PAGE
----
“Project momentum is building.” Other than to say it wants it to happen as soon as possible, Whitehaven has not put a date on when they would like to have the mine up and running. However, it won’t happen before their Vickery extension project near Gunnedah in NSW is operating. The Vickery EIS is open for public feedback until next week and according to Whitehaven, will generate around 500 construction jobs and roughly 450 operational positions. According to Whitehaven, Winchester would be developed as an above-ground coal mine producing between 7 and 15 million tonnes of coal a year for the next 20 or 30 years.

come up with a plan for the future. “Our review has identified a number of areas where efficiency and productivity can be improved, starting with fundamental changes to the mining methods used,” a Glencore spokesperson said. “Our proposed changes are designed to ensure the ongoing viability of operations and reduce costs to improve the overall business position. “Unfortunately, it will mean the mine’s workforce of approximately 1360 will reduce to 930 when all changes have been implemented.” The reconfiguration is to be phased in over the next 18 months, although the majority of changes are expected to be in place by the first half of next year.

Mines Minister Dr Anthony Lynham publicly announced the approval of the mining lease saying Central Queensland remains a great place to invest. “Ironbark No.1 comes on top of the 13 committed resources projects in Queensland with a combined capital value of more than $9.4 billion across multiple commodities. “Another 42 projects are at the feasibility stage, with a combined capital value of more than $65 billion, again, across multiple commodities. “Queensland remains a global resources investment magnet, as our $56 billion resources sector generates thousands of jobs and business opportunities and royalties to pay for our teachers, doctors and nurses.”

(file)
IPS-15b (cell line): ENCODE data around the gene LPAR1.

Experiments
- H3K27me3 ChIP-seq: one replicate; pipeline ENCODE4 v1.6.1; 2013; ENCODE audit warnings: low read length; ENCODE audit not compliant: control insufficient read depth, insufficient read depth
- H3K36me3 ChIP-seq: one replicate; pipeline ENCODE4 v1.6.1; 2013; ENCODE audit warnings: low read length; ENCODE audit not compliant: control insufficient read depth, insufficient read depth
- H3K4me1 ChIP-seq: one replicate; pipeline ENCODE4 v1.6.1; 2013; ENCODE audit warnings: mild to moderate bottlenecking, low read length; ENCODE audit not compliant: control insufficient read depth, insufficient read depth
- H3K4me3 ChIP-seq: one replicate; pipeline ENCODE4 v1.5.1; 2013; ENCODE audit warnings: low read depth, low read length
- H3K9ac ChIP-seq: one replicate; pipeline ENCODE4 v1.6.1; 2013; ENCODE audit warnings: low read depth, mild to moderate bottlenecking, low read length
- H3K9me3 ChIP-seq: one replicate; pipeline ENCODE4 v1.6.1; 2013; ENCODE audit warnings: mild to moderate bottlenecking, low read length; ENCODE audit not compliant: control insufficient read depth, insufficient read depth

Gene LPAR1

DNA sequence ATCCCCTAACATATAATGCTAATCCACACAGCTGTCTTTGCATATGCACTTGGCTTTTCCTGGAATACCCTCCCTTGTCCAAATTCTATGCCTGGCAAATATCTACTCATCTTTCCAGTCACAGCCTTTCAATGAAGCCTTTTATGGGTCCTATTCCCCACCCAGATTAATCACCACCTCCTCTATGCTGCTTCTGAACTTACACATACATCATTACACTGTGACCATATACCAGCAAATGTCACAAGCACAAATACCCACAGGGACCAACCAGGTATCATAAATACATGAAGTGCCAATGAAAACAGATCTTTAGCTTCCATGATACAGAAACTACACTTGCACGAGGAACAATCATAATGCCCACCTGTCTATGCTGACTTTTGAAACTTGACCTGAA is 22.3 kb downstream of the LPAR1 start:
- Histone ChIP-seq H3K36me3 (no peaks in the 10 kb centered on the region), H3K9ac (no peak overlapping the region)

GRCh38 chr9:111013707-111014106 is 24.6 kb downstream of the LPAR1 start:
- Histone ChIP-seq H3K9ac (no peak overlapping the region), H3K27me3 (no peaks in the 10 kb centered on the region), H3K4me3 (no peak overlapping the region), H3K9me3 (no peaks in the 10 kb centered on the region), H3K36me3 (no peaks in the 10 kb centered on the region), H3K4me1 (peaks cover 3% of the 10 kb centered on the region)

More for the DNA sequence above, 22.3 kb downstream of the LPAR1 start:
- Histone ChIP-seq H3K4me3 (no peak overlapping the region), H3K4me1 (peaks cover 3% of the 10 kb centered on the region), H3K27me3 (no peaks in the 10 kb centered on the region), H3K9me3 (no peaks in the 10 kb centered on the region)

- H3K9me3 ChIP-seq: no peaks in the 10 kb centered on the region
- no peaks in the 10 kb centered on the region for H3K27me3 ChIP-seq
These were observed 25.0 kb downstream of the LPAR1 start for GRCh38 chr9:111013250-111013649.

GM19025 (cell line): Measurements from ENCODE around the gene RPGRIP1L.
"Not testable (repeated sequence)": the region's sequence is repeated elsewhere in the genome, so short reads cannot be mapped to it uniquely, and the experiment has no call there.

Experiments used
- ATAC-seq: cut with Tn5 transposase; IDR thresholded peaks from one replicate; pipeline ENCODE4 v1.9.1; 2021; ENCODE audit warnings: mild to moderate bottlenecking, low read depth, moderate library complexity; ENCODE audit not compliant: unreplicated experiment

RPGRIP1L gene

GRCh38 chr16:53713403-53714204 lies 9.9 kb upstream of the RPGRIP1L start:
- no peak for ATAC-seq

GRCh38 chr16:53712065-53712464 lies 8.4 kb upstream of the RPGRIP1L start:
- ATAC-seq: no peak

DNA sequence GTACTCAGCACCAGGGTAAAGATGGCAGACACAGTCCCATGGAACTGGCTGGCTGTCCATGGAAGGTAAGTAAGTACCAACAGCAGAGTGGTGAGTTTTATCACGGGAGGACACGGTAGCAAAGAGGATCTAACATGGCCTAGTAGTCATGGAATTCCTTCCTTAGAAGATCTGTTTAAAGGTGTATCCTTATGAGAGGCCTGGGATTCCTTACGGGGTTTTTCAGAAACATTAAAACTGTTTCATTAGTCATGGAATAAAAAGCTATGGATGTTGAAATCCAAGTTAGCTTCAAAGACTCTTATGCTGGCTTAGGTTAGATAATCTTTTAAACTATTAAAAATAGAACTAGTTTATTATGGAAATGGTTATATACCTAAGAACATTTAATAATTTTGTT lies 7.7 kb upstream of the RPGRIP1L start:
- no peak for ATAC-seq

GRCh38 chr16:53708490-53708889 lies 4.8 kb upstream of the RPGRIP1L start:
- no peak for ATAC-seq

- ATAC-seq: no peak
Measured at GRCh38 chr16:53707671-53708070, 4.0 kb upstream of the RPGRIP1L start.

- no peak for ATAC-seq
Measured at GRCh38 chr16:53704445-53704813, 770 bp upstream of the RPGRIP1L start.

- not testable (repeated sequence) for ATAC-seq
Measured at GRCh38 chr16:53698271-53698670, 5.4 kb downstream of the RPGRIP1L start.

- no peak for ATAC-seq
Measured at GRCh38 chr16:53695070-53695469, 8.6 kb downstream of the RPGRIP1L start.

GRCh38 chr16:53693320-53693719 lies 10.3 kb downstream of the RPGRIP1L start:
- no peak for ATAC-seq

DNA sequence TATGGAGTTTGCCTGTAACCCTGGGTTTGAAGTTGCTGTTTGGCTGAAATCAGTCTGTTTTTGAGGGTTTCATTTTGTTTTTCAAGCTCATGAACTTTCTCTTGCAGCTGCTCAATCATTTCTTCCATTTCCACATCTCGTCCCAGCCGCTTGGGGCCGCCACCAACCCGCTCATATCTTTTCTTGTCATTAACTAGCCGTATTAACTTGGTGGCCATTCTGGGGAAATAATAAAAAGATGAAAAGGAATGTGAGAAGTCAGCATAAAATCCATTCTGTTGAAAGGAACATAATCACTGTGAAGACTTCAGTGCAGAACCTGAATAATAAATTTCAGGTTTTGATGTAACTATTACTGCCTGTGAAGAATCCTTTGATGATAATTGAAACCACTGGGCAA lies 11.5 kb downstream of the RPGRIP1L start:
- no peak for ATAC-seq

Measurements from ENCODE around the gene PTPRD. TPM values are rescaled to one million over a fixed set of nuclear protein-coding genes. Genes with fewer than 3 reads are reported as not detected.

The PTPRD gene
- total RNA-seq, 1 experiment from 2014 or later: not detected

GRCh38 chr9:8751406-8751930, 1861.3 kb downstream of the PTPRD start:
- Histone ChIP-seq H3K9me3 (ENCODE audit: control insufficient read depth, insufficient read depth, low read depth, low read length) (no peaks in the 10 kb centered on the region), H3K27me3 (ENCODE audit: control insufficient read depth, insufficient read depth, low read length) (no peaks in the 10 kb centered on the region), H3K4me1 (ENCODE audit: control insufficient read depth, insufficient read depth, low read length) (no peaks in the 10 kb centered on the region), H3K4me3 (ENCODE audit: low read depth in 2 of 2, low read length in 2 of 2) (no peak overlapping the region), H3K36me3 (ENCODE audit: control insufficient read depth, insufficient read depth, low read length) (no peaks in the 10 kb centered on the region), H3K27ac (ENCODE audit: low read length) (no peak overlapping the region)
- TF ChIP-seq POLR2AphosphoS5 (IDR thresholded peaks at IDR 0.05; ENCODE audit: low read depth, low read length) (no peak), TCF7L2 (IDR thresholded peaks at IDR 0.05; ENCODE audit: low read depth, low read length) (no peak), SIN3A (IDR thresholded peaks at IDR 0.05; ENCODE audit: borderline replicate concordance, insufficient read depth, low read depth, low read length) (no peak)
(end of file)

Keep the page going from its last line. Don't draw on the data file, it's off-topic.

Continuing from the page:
News Shift Miner Magazine 5 December 2018 Adani people, not robots Adani has released a statement again reaffirming their commitment to the Carmicheal mine in the Galilee, and making the point that it will be people- powered, as it continues its PR campaign to win support for the mine. Despite automation being one of the most profound changes occurring in mining at the moment, Adani CEO Lucas Dow says it won’t be a signature part of the coal mines development. “In the initial ramp up and construction phase there will be more than 1,500 direct jobs on the mine and rail project, and thousands of indirect jobs especially in places like Rockhampton, Townsville, Mackay and the Isaac region,” he said.

“Further jobs will be created as the mine’s capacity grows to 27.5mtpa.

“Every job will be a new job in regional Queensland that didn’t exist before and importantly; these new jobs are not coming at the expense of jobs elsewhere in Australia as we will be selling into new markets for Australian coal. “The mine will use the same conventional coal mining techniques and equipment used in other Queensland coal mines. “That means people, not robots, will drive the trucks and excavators, fix engines in the workshops, cook the meals, and maintain the conveyor belts. “We are about real jobs for real people.” The statement about automation puts them odds with other big global miners such as BHP and Rio Tinto who have recently said that technology will transform both the cost and safety of their mines.

In it’s most recent annual report, BHP said it could drive down per unit costs for their Bowen Basin operations through increased productivity driven by more work standardisation, automation, and machine learning. Earlier this year, an internal Rio Tinto memo from 2016 surfaced predicting nearly 1000 manual roles would become redundant as they rolled out automated haul trucks, drill rigs and trains. “Automation and technology are clearly changing the way we work, including reducing the number of future roles for truck drivers, train drivers and drillers,” a spokesman said in response.

While there are no automated haul trucks in use in Queensland (yet), automation is advanced in drill rigs and surveying and is being fast-tracked in some of the more straightforward earthmoving processes.

The Queensland coal industry continues to underpin the Queensland economy entering its 22 consecutive month as the state’s most valuable export. Queensland government figures forecast that coal will generate around $3.76 billion in royalties for the state government this year, and when combined with gas could approach $4.5 billion.